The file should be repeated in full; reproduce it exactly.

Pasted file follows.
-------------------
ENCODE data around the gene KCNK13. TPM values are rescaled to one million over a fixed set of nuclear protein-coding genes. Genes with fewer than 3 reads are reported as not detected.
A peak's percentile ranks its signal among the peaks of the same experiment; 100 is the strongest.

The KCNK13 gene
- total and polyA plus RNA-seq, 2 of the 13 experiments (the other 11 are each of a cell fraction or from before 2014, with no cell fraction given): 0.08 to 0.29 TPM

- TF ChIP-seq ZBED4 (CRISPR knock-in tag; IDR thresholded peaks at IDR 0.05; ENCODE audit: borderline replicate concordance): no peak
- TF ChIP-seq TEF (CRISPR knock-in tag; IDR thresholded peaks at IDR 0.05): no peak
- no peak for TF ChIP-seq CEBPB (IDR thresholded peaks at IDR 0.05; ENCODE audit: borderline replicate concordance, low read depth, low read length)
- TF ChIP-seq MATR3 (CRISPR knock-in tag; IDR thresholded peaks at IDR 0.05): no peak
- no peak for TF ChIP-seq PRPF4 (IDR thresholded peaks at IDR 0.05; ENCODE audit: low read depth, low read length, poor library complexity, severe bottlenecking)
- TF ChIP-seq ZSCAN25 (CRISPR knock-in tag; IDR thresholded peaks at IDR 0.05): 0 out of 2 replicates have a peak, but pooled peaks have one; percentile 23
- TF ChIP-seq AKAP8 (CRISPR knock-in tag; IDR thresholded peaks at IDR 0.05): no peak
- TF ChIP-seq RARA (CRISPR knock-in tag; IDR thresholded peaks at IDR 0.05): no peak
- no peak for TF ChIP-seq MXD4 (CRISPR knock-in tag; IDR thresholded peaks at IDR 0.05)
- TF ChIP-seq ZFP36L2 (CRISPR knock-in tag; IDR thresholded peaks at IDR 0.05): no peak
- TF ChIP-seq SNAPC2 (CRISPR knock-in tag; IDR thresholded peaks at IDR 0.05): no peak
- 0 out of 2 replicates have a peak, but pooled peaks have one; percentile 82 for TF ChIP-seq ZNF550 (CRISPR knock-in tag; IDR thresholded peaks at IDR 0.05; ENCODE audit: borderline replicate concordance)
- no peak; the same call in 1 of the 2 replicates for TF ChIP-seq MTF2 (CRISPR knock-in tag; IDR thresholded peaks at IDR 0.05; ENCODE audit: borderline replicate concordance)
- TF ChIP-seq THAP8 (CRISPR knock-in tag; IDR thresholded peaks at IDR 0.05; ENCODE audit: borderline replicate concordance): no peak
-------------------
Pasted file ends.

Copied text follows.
ENCODE data around the gene KCNK13. TPM values are rescaled to one million over a fixed set of nuclear protein-coding genes. Genes with fewer than 3 reads are reported as not detected.
A peak's percentile ranks its signal among the peaks of the same experiment; 100 is the strongest.

The KCNK13 gene
- total and polyA plus RNA-seq, 2 of the 13 experiments (the other 11 are each of a cell fraction or from before 2014, with no cell fraction given): 0.08 to 0.29 TPM

- TF ChIP-seq ZBED4 (CRISPR knock-in tag; IDR thresholded peaks at IDR 0.05; ENCODE audit: borderline replicate concordance): no peak
- TF ChIP-seq TEF (CRISPR knock-in tag; IDR thresholded peaks at IDR 0.05): no peak
- no peak for TF ChIP-seq CEBPB (IDR thresholded peaks at IDR 0.05; ENCODE audit: borderline replicate concordance, low read depth, low read length)
- TF ChIP-seq MATR3 (CRISPR knock-in tag; IDR thresholded peaks at IDR 0.05): no peak
- no peak for TF ChIP-seq PRPF4 (IDR thresholded peaks at IDR 0.05; ENCODE audit: low read depth, low read length, poor library complexity, severe bottlenecking)
- TF ChIP-seq ZSCAN25 (CRISPR knock-in tag; IDR thresholded peaks at IDR 0.05): 0 out of 2 replicates have a peak, but pooled peaks have one; percentile 23
- TF ChIP-seq AKAP8 (CRISPR knock-in tag; IDR thresholded peaks at IDR 0.05): no peak
- TF ChIP-seq RARA (CRISPR knock-in tag; IDR thresholded peaks at IDR 0.05): no peak
- no peak for TF ChIP-seq MXD4 (CRISPR knock-in tag; IDR thresholded peaks at IDR 0.05)
- TF ChIP-seq ZFP36L2 (CRISPR knock-in tag; IDR thresholded peaks at IDR 0.05): no peak
- TF ChIP-seq SNAPC2 (CRISPR knock-in tag; IDR thresholded peaks at IDR 0.05): no peak
- 0 out of 2 replicates have a peak, but pooled peaks have one; percentile 82 for TF ChIP-seq ZNF550 (CRISPR knock-in tag; IDR thresholded peaks at IDR 0.05; ENCODE audit: borderline replicate concordance)
- no peak; the same call in 1 of the 2 replicates for TF ChIP-seq MTF2 (CRISPR knock-in tag; IDR thresholded peaks at IDR 0.05; ENCODE audit: borderline replicate concordance)
- TF ChIP-seq THAP8 (CRISPR knock-in tag; IDR thresholded peaks at IDR 0.05; ENCODE audit: borderline replicate concordance): no peak